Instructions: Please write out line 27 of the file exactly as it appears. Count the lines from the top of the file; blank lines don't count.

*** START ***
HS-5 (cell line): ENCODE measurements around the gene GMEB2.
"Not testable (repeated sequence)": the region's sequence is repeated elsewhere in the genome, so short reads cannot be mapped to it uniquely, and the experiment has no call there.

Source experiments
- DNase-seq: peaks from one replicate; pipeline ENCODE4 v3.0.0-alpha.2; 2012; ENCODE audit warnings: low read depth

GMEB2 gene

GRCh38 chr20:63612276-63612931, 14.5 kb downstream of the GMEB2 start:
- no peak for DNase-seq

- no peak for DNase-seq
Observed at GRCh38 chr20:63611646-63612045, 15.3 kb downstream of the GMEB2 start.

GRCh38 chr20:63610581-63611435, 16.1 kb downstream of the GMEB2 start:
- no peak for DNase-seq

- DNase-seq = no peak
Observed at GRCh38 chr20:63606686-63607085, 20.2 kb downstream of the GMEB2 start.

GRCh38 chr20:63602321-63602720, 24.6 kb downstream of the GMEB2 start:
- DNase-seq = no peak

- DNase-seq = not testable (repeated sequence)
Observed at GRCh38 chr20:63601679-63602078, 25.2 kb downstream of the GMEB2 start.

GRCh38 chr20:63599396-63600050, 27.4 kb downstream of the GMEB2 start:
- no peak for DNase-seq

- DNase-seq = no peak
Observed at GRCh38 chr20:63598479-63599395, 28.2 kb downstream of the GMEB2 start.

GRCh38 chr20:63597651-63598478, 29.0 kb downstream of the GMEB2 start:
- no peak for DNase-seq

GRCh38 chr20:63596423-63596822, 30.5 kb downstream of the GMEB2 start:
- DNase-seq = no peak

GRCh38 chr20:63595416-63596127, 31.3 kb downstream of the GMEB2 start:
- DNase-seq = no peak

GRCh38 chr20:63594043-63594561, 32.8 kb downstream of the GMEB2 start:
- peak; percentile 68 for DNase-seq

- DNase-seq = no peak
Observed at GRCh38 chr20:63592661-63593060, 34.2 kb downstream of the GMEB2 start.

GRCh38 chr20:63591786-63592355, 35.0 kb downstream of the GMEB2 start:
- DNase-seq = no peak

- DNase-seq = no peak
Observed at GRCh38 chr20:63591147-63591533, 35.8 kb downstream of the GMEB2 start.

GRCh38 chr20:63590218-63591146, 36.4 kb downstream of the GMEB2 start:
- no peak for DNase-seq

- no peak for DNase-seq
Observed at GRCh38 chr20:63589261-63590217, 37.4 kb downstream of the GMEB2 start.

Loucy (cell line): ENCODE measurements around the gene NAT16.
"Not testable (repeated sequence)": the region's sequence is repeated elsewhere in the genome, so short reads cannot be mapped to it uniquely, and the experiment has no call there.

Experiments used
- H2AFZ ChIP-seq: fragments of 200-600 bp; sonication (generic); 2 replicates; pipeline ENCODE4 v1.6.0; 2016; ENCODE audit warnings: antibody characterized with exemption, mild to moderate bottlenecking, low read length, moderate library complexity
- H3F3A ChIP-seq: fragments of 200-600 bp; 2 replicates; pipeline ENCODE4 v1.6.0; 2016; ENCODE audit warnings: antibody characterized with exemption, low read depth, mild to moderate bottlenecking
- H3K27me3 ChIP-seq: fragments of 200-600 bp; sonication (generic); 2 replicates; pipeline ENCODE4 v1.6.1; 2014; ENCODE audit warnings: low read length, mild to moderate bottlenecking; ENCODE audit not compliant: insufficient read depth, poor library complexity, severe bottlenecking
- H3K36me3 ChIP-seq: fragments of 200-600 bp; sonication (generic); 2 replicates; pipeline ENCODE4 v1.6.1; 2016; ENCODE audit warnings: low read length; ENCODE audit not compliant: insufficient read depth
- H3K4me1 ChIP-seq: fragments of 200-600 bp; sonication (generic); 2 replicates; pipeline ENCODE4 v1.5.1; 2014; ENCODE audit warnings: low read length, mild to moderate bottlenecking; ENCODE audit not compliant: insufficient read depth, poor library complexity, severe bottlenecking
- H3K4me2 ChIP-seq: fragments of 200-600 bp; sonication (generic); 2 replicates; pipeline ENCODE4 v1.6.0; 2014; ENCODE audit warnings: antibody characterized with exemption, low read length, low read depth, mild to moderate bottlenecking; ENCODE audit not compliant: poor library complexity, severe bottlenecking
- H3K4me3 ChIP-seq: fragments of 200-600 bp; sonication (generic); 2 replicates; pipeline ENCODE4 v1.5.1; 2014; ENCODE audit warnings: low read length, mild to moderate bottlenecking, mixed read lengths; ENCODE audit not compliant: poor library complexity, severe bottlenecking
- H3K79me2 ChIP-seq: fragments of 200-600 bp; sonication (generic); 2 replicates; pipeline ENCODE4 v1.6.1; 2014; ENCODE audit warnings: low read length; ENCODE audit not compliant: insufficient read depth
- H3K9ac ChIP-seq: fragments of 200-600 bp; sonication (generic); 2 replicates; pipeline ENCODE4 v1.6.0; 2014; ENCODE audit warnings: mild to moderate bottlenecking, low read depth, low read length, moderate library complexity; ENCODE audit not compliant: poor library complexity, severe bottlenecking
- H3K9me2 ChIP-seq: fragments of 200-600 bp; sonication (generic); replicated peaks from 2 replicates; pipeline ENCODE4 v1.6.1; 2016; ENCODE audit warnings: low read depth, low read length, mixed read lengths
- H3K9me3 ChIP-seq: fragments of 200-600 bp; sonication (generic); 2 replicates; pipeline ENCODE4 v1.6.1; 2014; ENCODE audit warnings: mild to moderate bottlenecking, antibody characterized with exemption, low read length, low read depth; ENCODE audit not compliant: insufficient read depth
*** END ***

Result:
- DNase-seq = no peak